I'm an avid contributor to the review website Qype, and among my contributions are, well, quite a lot of pubs. I've actually produced a guide to my favourite real-ale pubs. As the guide says, the key criteria are: decent real-ale; a friendly welcome; and pleasant surroundings.
The real-ale bit is very important: my other half and I are both members of CAMRA, the Campaign for Real Ale. Founded in 1971, it is regarded by many as the most successful single issue consumer campaign group in Britain. Prior to its formation, real ale - the traditional British pint, with centuries of history and pedigree behind it - was rapidly disappearing, being replaced by sterilised and uniform keg beers, and in danger of becoming extinct. So a group of real-ale enthusiasts got together and tried to do something about it - leading to the formation of CAMRA.
As well as campaigning for real-ale itself, CAMRA has also campaigned for greater choice in pubs, resulting in legislation to reduce the number of tied pubs and introduce the concept of guest ales. It also campaigns these days to try and keep pubs open, with events such as the Community Pubs Week; for full pints (ie without excessive heads of froth); and against high levels of duty on beer. It also, famously, organises the Great British Beer Festival every year in London, now held in Earl's Court. Local branches help to organise many smaller beer festivals around the country as well.
But I digress. One of the other Qypers suggested that we could put together a pub crawl from my reviews, although he noted that they were fairly scattered across the country. So this crawl has to be virtual, I'm afraid. (OK, I know a virtual pub crawl doesn't really work - they haven't yet developed a web-link that dispenses beer - but it's just a bit of fun!). An added advantage is that we can teleport - very up to the minute with the release of the film 'Jumper' - although that might have been much more fun if he'd 'jumped' between pubs, like we are going to do.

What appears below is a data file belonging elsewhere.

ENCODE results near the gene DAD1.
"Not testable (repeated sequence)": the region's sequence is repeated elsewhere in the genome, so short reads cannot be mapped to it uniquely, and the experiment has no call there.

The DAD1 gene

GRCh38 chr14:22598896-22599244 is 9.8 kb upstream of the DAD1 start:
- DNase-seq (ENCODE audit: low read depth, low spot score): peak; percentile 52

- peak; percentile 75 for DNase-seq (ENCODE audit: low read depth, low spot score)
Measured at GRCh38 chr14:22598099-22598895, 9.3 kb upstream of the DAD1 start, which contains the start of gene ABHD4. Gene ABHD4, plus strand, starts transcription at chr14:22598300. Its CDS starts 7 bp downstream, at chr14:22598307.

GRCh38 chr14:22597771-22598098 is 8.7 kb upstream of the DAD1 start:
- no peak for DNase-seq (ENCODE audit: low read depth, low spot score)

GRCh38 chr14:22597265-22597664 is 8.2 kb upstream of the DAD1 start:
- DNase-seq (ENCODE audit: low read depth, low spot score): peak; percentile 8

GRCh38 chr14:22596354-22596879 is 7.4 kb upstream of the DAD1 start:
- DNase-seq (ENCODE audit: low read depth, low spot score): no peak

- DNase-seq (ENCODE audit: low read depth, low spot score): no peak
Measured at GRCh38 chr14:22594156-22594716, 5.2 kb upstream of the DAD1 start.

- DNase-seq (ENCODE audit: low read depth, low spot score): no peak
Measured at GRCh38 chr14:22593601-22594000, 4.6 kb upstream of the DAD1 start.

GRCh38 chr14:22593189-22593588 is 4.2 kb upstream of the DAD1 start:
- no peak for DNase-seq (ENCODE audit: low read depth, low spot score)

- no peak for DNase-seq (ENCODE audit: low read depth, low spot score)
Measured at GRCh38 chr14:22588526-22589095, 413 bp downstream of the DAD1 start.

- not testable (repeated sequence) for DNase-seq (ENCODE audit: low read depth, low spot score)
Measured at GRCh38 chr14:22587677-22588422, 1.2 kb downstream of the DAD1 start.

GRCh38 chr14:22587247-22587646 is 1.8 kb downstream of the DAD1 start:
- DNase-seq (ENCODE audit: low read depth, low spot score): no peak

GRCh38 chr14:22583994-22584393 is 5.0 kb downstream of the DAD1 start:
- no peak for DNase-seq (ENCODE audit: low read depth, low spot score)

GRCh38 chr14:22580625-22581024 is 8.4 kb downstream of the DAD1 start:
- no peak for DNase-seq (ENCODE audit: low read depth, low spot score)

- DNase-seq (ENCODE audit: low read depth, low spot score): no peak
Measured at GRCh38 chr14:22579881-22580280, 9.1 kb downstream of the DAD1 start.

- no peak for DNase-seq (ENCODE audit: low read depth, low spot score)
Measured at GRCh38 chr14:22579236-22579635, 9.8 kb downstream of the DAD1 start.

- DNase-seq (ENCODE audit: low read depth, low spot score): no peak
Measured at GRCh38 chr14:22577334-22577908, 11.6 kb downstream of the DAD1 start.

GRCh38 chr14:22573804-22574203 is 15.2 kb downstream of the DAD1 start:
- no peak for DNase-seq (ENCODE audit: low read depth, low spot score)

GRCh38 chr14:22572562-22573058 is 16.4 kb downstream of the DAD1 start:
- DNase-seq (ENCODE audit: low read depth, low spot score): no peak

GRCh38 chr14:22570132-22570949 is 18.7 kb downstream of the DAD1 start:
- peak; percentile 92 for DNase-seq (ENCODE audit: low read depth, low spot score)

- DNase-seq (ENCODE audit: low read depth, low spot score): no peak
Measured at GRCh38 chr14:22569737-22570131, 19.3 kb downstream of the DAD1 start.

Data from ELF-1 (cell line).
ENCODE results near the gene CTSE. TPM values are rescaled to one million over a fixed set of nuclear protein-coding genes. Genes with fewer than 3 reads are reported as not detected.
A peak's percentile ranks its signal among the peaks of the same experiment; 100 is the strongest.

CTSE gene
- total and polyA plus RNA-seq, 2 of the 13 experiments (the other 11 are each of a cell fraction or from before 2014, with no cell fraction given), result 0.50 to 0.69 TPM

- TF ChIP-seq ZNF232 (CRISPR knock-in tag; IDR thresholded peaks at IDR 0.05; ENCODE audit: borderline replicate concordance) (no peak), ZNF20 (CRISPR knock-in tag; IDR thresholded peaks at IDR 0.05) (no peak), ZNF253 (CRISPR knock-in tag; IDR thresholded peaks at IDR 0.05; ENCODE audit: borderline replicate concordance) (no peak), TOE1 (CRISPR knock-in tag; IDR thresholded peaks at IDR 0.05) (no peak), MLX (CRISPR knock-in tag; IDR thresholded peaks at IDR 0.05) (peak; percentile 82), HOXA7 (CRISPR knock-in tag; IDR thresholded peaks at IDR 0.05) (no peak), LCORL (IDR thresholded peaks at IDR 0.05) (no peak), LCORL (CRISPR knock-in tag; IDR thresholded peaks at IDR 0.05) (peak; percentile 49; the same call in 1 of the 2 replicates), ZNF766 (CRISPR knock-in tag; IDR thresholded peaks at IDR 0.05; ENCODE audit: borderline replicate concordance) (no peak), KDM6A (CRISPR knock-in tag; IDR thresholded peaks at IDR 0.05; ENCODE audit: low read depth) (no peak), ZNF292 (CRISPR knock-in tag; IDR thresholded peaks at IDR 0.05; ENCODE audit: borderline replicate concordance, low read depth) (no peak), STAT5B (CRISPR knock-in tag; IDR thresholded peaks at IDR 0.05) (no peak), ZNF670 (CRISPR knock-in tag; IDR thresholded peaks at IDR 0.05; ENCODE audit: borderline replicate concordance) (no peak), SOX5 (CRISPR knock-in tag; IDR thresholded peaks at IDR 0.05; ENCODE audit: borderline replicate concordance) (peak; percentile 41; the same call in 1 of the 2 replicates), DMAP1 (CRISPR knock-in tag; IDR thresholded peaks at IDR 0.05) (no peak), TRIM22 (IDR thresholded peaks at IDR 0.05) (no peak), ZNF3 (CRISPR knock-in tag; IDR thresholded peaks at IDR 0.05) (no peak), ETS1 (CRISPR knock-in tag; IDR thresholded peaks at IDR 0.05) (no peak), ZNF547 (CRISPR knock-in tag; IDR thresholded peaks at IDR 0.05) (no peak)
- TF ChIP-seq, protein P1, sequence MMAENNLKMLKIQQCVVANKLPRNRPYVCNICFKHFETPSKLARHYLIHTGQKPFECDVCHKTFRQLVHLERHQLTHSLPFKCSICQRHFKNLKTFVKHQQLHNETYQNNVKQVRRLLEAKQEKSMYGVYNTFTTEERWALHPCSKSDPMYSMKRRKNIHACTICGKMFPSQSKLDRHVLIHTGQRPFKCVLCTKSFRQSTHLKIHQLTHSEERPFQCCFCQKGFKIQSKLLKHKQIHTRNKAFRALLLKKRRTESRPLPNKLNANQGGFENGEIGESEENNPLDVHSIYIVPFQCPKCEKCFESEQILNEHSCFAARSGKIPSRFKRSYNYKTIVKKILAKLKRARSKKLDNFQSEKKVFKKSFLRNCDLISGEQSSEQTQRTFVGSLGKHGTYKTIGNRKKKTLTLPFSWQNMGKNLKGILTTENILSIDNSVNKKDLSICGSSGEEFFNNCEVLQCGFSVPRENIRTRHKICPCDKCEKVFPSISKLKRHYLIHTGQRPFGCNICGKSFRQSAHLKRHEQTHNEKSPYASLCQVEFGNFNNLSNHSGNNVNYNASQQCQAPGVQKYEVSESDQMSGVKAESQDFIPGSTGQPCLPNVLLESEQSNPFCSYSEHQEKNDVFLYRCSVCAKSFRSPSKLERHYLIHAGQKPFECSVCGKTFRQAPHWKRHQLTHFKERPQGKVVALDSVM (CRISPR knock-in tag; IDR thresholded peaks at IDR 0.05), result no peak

So, where to start? Well, Brighton is a favourite haunt. Getting off the train, you could go to the Evening Star for starters, with its fantastic selection of its own, sometimes quirky beers; and then up the hill to the Prestonville Arms, with its fierce Sunday night pub quiz, perhaps via the Shakespeare's Head for some hearty sausages and mash on the way. Then - you'd have to teleport this bit - you could go to the shabby-chic and friendly Barley Mow over in Kemp Town, bypassing the City Centre.
Then you'd have to teleport again - beats BR, this, doesn't it? - this time to the lovely Sussex town of Lewes, perhaps dipping by the little village of East Chiltington to drop into the formidable gatro-pub that is the Jolly Sportsman. (Actually, as it's a virtual crawl, we could eat here too - budget no object). In Lewes itself, there's the real-ale paradise of the Gardener's Arms, the greatly-loved Lewes Arms (now with its Harvey's beers famously restored, after a campaign that reached 'Private Eye'), and the Brewer's Arms - a nice old traditional pub on the High Street - ending up in the curiously named Snowdrop (named, incredibly, after a tragic avalanche).
Where next? Well, close to Lewes there's the Trevor Arms, just down the road from Glyndebourne. And then, it's back to teleporting to London to finish off. After nine pubs, I think we can only manage a few, but the choice is so overwhelming. So, let's go for the renowned Wenlock Arms, just south of Islington, and beloved of real-ale aficionados, and then down to Trafalgar Square for a tipple in the splendid art gallery that is the Harp. And to finish, a short amble across the Square takes us to a pub I really like, the Ship & Shovel near Charing Cross. Uniquely, this pub is in two halves, across a narrow lane.
Phew! After all that beer, teleporting may not be a good idea, so it's an easy ride home on the tube...